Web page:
I was dead chuffed to be mentioned in a recent blog post by Bristol-based public relations guru Robert Fenner of Lyon Communications. Based on a conversation over dinner at Nailsea’s Posh Spice restaurant, he identified us as ‘in-betweenies’. That makes us members of a generation whose careers have bridged traditional ‘hard copy’ and online digital worlds – and who have the skills of both.
The challenges facing young, aspiring copywriters
It was great to see Robert thirty-plus years after last meeting at Cambridge. Our catch-up came after I attended one of his excellent DIY PR training seminars with Business West. Thinking about the differences between us in-betweenies and today’s young blood got me thinking about the challenges facing youngsters coming into copywriting.
Decades of sales, marketing and writing underpinned going freelance
As someone who’s probably among the more experienced copywriters in Cheltenham, it’s easy to take for granted the decades of sales, marketing and writing experience that underpinned my decision to go freelance in 2006.
Although I’ve always enjoyed writing and wrote regularly as part of my earlier sales and marketing work, it took me the best part of 15 years to get into copywriting full-time. And when I went freelance I was fortunate to have several years of valuable copy creation experience on top of my education in the University of Sales & Marketing life.
Many of today’s graduates are considering freelancing
But what of today’s graduates? We all know it’s tough for young people to get into copywriting. At the same time, it’s clear that many of them, unable to get employment, are trying alternative directions – including freelancing.
Hardly a month passes without getting an email enquiry from a graduate looking for work experience, shadowing or a placement. Because one of my USPs is that I don’t subcontract or employ anyone, I can’t offer work. And for other reasons, shadowing isn’t viable either. So I do the next best thing and draw on my experience to offer support and advice.
What’s the answer?
So what’s the answer if you’re a twenty-something with a good arts degree, limited work experience and a hunger for a copywriting career? Despite the current economic climate, this Cheltenham copywriter firmly believes the ideal route is still to get a job in a quality marketing environment. It’s a great way to learn, to broaden your marketing and business perspectives, and to get specific sector knowledge.
Everyone should work in a pure sales role
I also believe that everyone who aspires to a career in copywriting should work in a pure sales role at some point. Armed with that, newbie copywriters are in a much stronger position to progress as employees or take the plunge into freelance copywriting life.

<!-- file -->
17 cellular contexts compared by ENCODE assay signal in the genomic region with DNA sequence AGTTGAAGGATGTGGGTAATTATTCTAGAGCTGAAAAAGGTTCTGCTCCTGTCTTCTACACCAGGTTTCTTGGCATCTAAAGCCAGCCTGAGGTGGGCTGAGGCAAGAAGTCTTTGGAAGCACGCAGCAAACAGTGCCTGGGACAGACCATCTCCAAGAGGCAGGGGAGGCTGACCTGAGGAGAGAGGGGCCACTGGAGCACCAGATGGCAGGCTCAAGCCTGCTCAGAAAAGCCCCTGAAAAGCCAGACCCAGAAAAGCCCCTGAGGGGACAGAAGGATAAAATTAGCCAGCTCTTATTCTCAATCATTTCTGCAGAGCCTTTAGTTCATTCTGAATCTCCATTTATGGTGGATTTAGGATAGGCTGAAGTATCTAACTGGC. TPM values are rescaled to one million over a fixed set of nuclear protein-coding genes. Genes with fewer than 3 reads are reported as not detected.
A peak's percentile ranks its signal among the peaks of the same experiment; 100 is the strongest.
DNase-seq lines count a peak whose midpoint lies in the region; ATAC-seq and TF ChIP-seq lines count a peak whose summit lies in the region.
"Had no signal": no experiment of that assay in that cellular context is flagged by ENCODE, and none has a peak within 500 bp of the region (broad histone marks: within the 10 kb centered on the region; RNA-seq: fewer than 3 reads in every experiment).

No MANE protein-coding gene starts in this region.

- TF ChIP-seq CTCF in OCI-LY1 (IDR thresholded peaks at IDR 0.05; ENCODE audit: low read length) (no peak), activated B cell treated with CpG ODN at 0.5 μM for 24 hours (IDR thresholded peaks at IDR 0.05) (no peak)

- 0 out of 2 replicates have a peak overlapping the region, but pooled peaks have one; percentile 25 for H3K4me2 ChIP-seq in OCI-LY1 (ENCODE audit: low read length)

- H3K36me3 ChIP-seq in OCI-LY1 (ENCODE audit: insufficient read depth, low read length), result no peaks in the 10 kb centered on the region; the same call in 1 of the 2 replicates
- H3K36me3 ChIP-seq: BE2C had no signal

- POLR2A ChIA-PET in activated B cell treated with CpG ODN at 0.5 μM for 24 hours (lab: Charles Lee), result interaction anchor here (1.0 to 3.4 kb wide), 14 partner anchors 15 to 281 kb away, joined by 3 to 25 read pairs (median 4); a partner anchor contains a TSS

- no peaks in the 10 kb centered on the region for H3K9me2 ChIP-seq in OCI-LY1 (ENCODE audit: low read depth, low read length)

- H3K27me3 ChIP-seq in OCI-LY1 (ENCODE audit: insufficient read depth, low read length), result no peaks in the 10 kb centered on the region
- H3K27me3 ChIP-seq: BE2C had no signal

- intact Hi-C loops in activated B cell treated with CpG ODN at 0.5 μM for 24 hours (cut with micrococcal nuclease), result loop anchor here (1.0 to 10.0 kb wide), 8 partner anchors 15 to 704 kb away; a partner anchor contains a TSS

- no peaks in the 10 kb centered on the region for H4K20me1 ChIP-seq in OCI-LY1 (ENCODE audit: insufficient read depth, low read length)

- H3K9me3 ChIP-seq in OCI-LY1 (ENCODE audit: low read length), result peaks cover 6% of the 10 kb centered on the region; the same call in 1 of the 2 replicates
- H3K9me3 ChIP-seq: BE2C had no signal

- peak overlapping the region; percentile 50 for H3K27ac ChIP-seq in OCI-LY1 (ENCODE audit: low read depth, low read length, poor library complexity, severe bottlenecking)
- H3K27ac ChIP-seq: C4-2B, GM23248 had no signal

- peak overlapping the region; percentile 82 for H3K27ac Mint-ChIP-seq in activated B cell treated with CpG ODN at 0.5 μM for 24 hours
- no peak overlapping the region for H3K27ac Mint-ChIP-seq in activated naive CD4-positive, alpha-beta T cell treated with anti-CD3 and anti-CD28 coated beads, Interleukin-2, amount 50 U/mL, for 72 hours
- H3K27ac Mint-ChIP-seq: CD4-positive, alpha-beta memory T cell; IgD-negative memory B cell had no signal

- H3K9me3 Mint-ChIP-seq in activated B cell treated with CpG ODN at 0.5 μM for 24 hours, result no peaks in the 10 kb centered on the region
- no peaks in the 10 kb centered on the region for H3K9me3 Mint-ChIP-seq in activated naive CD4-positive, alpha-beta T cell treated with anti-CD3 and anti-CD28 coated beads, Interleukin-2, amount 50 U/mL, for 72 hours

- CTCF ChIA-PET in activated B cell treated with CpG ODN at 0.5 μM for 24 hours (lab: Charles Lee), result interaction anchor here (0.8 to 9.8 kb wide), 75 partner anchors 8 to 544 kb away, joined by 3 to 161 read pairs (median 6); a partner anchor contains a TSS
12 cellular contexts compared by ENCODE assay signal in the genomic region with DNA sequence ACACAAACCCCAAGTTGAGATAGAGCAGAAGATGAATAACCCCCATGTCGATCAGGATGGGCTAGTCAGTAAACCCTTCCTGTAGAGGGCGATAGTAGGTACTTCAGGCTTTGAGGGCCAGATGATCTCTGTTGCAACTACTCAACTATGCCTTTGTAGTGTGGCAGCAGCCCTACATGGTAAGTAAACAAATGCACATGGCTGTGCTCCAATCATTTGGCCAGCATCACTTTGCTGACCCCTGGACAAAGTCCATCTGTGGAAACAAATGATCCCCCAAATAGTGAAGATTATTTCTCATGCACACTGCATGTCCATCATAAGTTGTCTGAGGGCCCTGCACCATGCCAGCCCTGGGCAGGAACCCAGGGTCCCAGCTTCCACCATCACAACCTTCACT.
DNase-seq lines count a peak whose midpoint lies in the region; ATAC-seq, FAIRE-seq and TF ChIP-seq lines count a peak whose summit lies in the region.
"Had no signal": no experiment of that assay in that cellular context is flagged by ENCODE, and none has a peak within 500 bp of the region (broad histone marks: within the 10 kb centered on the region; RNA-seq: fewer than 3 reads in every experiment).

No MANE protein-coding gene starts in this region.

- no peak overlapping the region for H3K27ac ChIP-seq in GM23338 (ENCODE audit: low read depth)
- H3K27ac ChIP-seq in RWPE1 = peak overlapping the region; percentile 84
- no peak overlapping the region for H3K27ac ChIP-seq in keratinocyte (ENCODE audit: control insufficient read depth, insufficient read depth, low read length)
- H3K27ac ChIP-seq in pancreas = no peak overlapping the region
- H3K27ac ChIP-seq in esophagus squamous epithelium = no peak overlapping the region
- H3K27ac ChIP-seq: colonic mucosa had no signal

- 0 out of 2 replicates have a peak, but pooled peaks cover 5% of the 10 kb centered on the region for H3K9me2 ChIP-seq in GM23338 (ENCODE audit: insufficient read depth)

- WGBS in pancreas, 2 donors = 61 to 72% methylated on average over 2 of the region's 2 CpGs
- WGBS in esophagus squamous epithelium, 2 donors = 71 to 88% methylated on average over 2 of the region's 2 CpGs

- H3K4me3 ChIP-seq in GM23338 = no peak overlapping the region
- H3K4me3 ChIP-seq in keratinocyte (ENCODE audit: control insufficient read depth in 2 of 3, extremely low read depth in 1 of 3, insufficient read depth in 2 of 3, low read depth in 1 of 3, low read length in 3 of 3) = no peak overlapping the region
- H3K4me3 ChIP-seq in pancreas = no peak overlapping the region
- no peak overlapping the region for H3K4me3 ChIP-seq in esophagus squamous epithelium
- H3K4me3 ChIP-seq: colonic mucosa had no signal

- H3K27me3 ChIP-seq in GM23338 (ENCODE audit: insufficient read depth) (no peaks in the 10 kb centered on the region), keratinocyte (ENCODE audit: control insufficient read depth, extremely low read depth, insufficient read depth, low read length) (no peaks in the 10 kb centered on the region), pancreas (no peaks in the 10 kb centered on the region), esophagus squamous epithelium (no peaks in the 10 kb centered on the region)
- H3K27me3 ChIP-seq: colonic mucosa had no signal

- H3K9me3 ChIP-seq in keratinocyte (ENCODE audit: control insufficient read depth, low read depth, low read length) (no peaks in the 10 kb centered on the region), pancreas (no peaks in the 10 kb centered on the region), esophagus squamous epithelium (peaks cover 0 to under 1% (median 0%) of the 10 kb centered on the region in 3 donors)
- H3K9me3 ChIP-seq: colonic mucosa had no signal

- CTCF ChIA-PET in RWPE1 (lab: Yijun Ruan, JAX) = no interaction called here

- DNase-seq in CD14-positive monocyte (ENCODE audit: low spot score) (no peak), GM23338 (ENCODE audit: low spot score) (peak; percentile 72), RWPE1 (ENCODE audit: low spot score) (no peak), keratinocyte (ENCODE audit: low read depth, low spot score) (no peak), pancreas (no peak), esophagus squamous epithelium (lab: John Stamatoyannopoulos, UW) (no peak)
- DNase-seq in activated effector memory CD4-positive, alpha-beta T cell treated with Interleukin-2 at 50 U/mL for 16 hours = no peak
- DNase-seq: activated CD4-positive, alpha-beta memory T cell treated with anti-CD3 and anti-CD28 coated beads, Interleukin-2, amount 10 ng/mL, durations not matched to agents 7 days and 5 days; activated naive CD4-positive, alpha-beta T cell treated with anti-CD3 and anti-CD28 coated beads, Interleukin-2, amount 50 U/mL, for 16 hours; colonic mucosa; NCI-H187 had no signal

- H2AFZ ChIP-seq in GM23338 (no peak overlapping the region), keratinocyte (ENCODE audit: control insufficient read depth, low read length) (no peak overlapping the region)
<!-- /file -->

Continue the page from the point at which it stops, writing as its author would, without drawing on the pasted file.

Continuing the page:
Whether you’re employed or not, the next thing I suggest is to do some pro bono work for a charity or similar organisation. Smaller regional charities should jump at the offer of some enthusiastic volunteer support. Complement this with blogging or work on your own website and your getting valuable experience and creating valuable portfolio content.
It’s never too early to start building your network, especially among friends, family and their contacts who already know of you. The key thing is to find a way to write: regularly, enthusiastically and with passion.
Build industry and sector knowledge
At the same time, use the Internet and other reference sources to build knowledge of the main industries and business sectors. That way you’ll be up to speed when a freelance opportunity arises. And if you have a sector specialism (perhaps from part-time work you did while studying), build on that too.
It’s hard to take the freelancing plunge and doubly challenging when you don’t have the years of solid experience that we in-betweenies have built up. But if you’re determined to make it, have a modicum of raw ability and are prepared to study, network and take responsibility for your future, I’ve no doubt that you can craft a rewarding freelance career.
We’re sure the future of copywriting is in good hands
It took me a couple of decades to get to my life’s work in a freelance capacity. But it can be done and the future of our industry is counting on you and your peers. When the in-betweenies like Robert and I have put away our pens and keyboards to watch the sunset from our rocking chairs, we’re sure that freelance copywriting will be in safe hands.
And they could be yours!